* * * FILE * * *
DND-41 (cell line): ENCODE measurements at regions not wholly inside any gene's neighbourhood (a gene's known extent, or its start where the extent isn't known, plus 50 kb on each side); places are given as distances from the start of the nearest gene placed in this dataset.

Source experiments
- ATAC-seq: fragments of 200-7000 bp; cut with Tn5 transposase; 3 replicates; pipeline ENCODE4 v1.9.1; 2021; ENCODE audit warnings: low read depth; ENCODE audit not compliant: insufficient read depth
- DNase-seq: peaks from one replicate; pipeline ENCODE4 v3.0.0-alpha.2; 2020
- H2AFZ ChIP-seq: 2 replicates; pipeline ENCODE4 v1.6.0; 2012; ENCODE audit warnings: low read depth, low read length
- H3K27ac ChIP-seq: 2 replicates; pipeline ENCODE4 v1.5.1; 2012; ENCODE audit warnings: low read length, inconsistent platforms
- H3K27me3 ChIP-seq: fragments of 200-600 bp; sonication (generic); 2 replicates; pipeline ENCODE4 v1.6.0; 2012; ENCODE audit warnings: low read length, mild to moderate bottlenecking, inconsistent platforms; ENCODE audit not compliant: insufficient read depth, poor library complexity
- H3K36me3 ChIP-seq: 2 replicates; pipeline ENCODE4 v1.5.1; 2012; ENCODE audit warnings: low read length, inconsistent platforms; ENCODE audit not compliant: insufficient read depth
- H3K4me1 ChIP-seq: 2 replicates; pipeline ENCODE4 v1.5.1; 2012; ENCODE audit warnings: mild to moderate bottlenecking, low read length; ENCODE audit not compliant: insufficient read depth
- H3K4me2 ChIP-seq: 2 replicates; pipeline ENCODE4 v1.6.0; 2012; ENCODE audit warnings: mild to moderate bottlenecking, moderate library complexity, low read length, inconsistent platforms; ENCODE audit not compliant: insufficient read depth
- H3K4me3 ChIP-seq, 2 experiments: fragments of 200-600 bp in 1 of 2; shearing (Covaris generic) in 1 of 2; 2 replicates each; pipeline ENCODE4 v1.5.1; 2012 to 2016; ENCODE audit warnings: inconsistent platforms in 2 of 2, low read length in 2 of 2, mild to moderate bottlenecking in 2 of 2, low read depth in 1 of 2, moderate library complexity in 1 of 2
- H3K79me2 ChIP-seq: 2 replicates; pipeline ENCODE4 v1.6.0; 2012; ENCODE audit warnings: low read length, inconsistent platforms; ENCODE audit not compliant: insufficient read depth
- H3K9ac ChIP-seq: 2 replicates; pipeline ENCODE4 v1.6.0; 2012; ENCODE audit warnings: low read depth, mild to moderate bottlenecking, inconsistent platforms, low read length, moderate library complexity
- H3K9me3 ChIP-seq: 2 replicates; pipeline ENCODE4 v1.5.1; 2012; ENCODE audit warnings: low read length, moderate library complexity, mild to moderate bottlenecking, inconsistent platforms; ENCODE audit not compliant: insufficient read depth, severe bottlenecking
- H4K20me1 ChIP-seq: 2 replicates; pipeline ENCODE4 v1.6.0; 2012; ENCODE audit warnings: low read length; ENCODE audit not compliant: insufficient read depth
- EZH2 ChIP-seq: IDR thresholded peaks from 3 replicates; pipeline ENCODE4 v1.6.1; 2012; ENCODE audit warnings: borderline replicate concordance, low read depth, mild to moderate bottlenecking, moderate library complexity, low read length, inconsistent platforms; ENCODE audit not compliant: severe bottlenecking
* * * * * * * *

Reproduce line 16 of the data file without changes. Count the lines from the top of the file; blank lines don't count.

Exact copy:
- EZH2 ChIP-seq: IDR thresholded peaks from 3 replicates; pipeline ENCODE4 v1.6.1; 2012; ENCODE audit warnings: borderline replicate concordance, low read depth, mild to moderate bottlenecking, moderate library complexity, low read length, inconsistent platforms; ENCODE audit not compliant: severe bottlenecking